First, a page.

Thankfully there wasn’t a selection of curries on the menus at this typical Italian restaurant that had been recommended last december, in at least two of the hostels we stayed in nearby.
The story behind the 33 words:
It was an unseasonably cold Thursday in Siena, Italy. The cobbles were slippery from the early morning rain and ribbons of cold air, snaked their way through the tall alleyways, biting harshly at our ankles covered only in thin cotton socks. Winter boots were a must to stay warm and dry.
It was early for an Italian lunch but the cool autumn air drove us in. Pushing the heavy wooden door frames we entered the Osteria. The room’s warmth embraced us as the waiter showed us to our weathered wooden table, in a wood panelled corner of the room. Hooks hung around us in abundance waiting to hold our damp coats.
Flecked yellow placemats the texture of handmade paper, were hastily laid on the table as the menus were delivered. Tempting vapours reached our nostrils from the kitchen and we looked around to see what the other few dinners had been tempted by. They were all men. Their glasses were full with the thick red colours of the local chianti but their food was not yet in front of them.
Only one man was eating. Halfway through his meal, he was taking his time to savour the flavoursome rich brown stew in front of him. His full head of hair was greying slightly. His thick, dark, bushy moustache comically protruded over his top lip, dipping into his half-full glass which he sipped between mouthfuls. He was stocky in build, with visible signs of being well fed. His shoulders relaxed, he was slightly hunched, his elbows were spread wide across the table. He was not distracted by a phone, paper or book and his posture suggested he was comfortable with his surroundings. He was seated under one of the Etruscan arches which crisscrossed the ceiling to the rear of the restaurant, near the kitchen.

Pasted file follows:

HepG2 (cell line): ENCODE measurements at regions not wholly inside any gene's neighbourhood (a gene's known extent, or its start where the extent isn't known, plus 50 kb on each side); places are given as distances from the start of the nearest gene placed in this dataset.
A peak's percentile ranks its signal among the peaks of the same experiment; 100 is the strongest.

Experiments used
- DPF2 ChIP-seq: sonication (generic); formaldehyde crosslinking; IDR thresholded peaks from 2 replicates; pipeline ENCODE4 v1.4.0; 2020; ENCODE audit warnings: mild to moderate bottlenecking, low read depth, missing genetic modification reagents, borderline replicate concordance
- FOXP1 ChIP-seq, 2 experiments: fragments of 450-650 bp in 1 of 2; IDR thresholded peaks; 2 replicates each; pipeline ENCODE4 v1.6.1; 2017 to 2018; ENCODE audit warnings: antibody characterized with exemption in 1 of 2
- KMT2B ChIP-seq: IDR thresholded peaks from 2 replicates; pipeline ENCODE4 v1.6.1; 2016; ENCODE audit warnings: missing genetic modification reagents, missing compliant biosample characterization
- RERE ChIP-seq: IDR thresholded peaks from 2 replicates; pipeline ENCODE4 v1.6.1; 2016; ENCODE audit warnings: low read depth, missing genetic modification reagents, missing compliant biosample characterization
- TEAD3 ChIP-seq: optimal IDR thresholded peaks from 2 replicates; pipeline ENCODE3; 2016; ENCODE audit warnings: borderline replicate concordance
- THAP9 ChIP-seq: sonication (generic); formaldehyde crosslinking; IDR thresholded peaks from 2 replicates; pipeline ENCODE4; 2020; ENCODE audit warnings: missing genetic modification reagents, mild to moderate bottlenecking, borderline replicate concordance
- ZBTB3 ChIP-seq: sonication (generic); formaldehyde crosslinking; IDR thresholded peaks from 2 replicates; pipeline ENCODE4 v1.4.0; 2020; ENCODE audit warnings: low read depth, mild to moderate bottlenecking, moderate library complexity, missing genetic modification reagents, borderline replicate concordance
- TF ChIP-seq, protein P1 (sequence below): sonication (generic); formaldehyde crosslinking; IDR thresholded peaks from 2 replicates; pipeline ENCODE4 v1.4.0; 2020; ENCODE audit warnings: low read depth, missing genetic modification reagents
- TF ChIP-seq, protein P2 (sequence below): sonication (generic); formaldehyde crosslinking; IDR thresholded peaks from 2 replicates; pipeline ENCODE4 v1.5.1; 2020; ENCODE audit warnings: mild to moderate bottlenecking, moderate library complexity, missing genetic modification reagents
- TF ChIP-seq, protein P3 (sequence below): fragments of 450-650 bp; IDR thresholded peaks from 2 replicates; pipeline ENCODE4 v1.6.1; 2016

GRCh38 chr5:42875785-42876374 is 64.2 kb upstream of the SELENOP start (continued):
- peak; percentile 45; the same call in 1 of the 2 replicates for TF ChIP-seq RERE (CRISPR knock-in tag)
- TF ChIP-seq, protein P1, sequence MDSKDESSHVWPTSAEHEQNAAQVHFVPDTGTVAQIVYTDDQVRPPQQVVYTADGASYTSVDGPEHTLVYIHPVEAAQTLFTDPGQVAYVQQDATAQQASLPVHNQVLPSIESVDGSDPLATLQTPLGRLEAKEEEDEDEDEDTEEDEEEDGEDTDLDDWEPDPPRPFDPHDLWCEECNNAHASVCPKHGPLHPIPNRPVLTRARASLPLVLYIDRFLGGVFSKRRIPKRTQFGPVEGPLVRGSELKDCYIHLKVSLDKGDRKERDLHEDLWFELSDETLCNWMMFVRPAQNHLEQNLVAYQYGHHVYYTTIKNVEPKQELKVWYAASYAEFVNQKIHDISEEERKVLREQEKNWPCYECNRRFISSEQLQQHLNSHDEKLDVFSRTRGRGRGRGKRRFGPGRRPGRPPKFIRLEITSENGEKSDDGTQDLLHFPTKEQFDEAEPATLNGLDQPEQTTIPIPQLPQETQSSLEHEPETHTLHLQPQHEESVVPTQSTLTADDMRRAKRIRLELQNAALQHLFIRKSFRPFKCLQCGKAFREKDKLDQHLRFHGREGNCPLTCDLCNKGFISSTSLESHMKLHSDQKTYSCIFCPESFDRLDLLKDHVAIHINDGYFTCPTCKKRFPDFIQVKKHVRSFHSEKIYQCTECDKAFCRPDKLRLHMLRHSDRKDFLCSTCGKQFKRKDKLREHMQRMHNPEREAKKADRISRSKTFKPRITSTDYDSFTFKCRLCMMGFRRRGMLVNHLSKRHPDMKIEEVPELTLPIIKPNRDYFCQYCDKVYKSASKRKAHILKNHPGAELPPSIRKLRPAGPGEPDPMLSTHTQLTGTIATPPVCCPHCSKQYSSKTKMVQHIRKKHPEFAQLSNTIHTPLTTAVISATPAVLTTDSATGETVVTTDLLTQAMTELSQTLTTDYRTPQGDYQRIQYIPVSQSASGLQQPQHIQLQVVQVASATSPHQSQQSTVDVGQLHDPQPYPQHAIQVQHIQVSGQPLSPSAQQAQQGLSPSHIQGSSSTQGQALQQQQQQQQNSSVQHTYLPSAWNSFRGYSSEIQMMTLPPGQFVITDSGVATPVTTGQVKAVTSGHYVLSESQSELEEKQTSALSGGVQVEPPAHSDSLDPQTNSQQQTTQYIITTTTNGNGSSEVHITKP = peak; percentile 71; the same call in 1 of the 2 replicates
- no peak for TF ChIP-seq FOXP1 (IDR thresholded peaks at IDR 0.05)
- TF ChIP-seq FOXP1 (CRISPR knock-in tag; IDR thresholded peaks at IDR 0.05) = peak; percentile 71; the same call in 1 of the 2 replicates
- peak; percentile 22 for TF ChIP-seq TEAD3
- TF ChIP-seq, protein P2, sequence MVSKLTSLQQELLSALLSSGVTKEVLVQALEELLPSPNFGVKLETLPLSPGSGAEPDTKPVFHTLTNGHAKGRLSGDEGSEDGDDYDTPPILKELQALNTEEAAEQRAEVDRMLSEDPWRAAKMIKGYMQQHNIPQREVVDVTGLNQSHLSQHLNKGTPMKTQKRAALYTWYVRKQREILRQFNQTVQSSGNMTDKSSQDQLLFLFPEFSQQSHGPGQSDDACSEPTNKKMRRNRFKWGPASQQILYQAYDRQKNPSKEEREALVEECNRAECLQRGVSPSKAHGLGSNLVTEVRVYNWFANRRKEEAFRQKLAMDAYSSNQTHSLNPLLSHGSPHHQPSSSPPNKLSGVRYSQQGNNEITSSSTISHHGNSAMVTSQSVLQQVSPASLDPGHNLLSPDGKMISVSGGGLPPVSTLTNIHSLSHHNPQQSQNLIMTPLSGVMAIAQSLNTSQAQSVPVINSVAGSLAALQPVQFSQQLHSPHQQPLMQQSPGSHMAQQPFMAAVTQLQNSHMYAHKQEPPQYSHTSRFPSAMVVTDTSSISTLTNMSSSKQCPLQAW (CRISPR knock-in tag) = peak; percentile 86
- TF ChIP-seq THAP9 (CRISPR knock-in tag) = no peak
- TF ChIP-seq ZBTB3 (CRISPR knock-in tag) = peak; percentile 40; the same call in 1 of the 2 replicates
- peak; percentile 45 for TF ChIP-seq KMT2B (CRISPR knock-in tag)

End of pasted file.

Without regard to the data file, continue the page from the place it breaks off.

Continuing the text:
Ready for the next mouthful, he loaded his fork with dark green spinach from a side dish. He just chewed slowly and thoughtfully, tasting his meal with every grind of his teeth. When his plate was scraped clean by the remaining bread from a small wicker basket, he carried all that was on the table through the swinging screen towards the clatter of pots and pans. Our order was taken, our wine delivered. We eagerly soaked up the rich, red liquid with the unsalted contents of our own wicker basket. Our eyes hungrily followed the passage of Crostini laden with dark grey calves liver pate and Bruschetta loaded with fragrant basil and vine tomatoes as they were delivered to our neighbouring table.
Our feast arrived not long after. Wild boar reduced to tender hunks, embedded in a sauce of tomatoes, saturated by meat juice so they were no longer red. Soft-edged boiled potatoes smothered in pungent garlic, butter and parsley. Vegetables, reduced to a glistening brown stew of sweet soft carrots, onion and courgettes, with sweet lamb fresh off the hot grill, still red near the bone, sprinkled with freshly chopped rosemary. A cool draft followed in behind the latest cluster of customers, who were shown to an adjacent table, enviously they looked on with hungry eyes.